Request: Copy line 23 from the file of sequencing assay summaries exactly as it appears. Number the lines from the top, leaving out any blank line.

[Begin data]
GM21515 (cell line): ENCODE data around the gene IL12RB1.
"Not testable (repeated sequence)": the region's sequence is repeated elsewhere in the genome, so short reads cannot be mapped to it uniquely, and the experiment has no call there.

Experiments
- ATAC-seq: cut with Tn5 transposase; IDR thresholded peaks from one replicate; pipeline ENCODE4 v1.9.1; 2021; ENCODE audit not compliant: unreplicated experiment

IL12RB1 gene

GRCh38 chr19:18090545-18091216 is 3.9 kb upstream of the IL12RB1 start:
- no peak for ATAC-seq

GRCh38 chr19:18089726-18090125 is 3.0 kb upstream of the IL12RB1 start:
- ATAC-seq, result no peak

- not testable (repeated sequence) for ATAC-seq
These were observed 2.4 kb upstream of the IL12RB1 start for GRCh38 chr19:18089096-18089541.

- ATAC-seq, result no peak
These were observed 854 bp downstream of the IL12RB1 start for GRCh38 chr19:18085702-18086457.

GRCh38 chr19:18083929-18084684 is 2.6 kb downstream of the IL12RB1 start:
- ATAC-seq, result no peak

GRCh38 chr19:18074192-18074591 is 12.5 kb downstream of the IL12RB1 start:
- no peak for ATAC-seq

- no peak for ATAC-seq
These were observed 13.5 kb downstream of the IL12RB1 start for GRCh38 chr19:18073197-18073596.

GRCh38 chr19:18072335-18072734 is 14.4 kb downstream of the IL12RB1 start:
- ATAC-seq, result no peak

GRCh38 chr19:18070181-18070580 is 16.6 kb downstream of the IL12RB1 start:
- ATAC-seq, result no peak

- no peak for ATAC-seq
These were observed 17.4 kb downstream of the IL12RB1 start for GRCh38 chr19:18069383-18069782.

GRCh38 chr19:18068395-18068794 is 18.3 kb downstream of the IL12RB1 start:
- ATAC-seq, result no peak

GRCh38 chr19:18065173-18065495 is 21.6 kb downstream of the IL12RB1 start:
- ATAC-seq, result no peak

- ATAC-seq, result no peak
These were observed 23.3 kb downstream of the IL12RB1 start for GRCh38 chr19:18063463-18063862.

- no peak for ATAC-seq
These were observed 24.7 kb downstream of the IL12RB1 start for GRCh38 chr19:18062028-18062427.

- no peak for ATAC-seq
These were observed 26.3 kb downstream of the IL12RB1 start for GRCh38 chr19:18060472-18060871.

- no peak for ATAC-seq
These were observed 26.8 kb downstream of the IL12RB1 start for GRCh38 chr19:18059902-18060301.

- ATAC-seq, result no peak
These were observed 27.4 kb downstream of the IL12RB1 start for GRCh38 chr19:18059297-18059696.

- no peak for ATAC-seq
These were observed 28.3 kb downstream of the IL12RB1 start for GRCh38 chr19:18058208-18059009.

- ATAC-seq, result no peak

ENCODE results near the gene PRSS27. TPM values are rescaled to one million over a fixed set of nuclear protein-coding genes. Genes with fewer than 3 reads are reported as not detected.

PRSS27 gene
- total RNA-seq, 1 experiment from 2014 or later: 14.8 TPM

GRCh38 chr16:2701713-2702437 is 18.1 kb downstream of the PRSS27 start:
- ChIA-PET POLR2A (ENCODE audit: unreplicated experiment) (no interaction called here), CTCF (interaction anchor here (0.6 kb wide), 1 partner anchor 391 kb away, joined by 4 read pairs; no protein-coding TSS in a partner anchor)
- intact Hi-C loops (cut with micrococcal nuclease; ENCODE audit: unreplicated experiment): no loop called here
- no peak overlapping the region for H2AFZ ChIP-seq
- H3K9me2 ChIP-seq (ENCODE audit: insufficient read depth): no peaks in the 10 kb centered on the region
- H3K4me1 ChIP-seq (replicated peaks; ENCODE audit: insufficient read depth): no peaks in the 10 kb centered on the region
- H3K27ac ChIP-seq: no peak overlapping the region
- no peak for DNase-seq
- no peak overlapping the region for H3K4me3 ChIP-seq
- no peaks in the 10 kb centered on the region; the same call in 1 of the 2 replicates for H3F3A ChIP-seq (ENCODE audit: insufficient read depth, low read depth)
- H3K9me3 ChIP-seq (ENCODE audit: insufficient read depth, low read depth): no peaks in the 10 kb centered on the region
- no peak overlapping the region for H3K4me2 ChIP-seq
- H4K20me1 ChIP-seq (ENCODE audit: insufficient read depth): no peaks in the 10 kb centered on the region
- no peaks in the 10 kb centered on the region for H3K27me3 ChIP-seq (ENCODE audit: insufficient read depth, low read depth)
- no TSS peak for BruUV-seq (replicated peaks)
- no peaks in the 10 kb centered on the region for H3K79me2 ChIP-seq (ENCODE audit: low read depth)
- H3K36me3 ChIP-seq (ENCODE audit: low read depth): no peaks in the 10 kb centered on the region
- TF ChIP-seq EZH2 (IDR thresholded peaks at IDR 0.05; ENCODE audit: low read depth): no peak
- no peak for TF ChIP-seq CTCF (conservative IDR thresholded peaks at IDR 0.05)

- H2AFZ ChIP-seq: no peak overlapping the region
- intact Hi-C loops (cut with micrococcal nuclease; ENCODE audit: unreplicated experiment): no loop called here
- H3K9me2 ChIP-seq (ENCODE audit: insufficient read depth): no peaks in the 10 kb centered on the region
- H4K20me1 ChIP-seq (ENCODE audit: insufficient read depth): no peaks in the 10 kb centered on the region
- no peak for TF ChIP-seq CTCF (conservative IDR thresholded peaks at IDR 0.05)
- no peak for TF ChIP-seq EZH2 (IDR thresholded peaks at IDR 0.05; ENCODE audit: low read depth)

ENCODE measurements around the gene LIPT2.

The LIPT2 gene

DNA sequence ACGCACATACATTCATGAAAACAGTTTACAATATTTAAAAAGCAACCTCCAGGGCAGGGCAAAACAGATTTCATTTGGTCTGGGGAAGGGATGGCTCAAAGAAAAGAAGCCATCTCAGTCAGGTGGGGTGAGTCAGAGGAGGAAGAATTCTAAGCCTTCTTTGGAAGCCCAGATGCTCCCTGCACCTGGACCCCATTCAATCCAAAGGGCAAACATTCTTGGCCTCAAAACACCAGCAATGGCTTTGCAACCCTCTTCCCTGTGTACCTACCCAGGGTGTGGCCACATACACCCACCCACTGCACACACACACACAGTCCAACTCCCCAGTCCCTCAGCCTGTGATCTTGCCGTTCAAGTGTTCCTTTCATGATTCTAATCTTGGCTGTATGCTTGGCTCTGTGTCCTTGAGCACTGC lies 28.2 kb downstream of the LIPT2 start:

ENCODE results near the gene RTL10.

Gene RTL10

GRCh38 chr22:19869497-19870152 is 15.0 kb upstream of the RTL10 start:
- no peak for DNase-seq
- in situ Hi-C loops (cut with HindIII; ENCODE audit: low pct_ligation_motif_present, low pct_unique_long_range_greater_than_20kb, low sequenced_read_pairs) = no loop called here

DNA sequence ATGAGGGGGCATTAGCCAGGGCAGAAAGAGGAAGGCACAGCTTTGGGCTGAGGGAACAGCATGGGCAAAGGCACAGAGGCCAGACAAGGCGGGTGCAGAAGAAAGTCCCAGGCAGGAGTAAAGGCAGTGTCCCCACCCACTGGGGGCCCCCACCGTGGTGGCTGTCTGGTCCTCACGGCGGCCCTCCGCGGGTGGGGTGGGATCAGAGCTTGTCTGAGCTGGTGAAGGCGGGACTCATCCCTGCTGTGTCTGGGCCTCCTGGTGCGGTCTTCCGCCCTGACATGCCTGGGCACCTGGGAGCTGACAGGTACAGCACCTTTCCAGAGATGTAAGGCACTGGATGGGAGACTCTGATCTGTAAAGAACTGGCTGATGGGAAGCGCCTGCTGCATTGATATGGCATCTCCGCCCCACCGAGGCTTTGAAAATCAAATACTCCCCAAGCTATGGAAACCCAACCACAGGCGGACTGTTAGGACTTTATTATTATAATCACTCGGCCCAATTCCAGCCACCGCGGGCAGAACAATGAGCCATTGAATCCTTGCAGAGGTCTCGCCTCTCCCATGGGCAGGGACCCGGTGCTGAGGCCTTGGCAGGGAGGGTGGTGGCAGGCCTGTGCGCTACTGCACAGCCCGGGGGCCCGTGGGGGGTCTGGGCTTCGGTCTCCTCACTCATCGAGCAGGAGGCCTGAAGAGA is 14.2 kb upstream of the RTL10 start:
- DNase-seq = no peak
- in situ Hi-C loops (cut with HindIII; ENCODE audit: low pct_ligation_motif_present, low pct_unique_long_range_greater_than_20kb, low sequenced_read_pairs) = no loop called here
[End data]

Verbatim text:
- ATAC-seq, result no peak